To this day, Farewell My Concubine remains a sumptuous cinematic experience. A tragic story of betrayal and forbidden love; a ravishing portrait of artistic passion and the treasure trove of delights that is Peking Opera; as well as an historical document of how the fate of a nation was repeatedly torn up and rewritten year after year. Through a trio of heart-breaking performances, the film details the joys and hardships endured by those who lived through it, and those who were defeated by it. The BFI's new Blu-ray release of the film presents the full uncut 171-minute version of the film in a pristine transfer, devoid of the scratches, blemishes and judders that too often haunt Hong Kong films on this format. However, what the film desperately needs is a brand new 2K or 4K transfer, in order to truly bring the film’s radiant colour palette to life. Here the image is too often soft and muted, when it should be leaping off the screen. 
The sole supplement on the disc is a 23-minute vintage Making-Of documentary, which includes interviews with the three principle cast members, as well as director Chen. It also features on-set footage and a rather quaint music video montage, culminating in footage from the film’s Cannes victory and Hong Kong premiere. It is with no small amount of heartbreak that a youthful and enthusiastic Leslie Cheung is seen claiming to be nothing like his character of Dieyi in real life. As events unfolded in the decade following the film’s release, the beloved Hong Kong star would wrestle with depression and his own sexual identity. Cheung ultimately committed suicide on 1 April 2003, adding yet another layer to the story of how life continues to imitate art in Farewell My Concubine.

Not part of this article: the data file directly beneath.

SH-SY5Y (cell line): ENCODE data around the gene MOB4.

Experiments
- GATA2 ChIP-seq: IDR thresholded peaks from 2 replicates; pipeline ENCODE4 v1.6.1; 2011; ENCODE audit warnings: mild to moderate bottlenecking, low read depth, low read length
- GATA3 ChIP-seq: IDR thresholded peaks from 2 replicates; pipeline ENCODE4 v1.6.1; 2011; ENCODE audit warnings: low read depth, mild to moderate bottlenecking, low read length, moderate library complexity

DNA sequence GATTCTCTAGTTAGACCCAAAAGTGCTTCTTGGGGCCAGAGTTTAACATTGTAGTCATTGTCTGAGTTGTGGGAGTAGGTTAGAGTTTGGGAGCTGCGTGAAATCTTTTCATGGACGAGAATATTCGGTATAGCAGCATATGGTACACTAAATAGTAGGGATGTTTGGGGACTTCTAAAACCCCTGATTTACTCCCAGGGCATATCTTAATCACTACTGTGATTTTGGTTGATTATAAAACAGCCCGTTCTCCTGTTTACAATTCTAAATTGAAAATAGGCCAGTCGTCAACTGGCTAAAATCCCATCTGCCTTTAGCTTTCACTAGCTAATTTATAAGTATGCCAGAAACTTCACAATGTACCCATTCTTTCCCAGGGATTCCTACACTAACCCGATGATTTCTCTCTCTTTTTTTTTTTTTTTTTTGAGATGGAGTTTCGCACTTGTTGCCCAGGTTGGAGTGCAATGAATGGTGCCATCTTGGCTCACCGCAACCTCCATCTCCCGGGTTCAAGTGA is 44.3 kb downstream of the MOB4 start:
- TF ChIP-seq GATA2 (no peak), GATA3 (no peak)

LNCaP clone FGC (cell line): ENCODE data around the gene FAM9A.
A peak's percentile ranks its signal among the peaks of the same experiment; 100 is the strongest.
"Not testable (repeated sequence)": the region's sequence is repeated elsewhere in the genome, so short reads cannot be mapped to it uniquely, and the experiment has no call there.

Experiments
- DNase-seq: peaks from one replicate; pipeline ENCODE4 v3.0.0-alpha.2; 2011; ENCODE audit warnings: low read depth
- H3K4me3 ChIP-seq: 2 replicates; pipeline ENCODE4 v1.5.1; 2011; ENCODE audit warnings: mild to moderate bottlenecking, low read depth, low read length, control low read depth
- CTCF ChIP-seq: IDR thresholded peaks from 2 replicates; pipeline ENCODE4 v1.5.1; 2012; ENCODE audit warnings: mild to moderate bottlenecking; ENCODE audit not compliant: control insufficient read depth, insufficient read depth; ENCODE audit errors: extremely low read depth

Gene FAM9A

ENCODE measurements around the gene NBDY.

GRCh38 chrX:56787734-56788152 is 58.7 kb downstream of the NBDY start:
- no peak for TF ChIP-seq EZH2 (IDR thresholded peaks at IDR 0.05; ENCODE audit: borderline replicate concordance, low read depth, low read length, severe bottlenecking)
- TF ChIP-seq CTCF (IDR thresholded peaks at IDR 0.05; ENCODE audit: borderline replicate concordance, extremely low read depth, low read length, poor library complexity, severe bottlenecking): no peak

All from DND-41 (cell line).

Farewell My Concubine arrives on dual-format Blu-ray/DVD in the UK, Courtesy of the BFI, today.

Farewell My Concubine

  • Kaige Chen
  • Pik Wah Lee (novel)
  • Pik Wah Lee (screenplay)
  • Wei Lu
  • Leslie Cheung
  • Fengyi Zhang
  • Li Gong
  • Qi Lü
Screen Anarchy logo
Do you feel this content is inappropriate or infringes upon your rights? Click here to report it, or see our DMCA policy.
BFIBlu-rayChen KaigeChinaFarewell My ConcubineGong LiHong KongLeslie CheungZhang FengyiKaige ChenPik Wah LeeWei LuFengyi ZhangLi GongQi LüDramaMusicRomance

More about Farewell My Concubine

Around the Internet